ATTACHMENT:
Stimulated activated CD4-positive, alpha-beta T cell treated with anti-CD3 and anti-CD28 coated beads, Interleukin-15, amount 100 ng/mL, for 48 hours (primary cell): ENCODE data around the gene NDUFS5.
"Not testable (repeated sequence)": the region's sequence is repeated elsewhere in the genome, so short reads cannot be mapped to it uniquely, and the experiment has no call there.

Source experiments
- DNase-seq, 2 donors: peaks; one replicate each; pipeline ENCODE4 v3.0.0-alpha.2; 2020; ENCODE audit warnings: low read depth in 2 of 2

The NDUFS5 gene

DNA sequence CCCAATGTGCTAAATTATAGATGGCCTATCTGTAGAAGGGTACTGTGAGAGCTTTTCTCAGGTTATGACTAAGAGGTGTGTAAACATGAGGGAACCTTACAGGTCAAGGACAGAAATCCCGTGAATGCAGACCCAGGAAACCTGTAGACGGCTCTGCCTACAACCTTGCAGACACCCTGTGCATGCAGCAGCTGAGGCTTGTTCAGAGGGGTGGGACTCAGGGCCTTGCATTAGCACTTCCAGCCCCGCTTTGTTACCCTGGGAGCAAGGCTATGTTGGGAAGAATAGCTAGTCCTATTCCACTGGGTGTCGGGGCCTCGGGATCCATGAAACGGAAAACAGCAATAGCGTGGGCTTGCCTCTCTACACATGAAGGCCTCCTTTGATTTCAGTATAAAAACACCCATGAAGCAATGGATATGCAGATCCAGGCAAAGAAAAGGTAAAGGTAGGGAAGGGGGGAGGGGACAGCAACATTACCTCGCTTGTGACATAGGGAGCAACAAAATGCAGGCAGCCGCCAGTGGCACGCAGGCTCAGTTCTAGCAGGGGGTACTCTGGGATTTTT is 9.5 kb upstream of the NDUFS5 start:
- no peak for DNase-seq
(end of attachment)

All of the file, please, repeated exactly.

Stimulated activated CD4-positive, alpha-beta T cell treated with anti-CD3 and anti-CD28 coated beads, Interleukin-15, amount 100 ng/mL, for 48 hours (primary cell): ENCODE data around the gene NDUFS5.
"Not testable (repeated sequence)": the region's sequence is repeated elsewhere in the genome, so short reads cannot be mapped to it uniquely, and the experiment has no call there.

Source experiments
- DNase-seq, 2 donors: peaks; one replicate each; pipeline ENCODE4 v3.0.0-alpha.2; 2020; ENCODE audit warnings: low read depth in 2 of 2

The NDUFS5 gene

DNA sequence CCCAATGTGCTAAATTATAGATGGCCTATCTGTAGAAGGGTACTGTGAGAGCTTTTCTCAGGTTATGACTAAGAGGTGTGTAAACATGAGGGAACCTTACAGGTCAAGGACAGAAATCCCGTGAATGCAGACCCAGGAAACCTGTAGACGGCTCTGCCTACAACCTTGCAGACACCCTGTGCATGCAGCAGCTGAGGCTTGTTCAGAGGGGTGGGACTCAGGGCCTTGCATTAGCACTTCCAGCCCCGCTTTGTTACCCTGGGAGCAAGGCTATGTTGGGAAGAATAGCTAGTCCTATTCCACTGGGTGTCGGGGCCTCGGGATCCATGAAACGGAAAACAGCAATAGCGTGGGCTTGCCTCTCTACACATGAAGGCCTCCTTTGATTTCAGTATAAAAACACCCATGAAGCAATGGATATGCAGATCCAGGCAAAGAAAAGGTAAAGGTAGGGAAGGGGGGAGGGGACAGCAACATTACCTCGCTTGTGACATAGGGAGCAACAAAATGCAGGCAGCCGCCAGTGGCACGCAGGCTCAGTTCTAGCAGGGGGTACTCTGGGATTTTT is 9.5 kb upstream of the NDUFS5 start:
- no peak for DNase-seq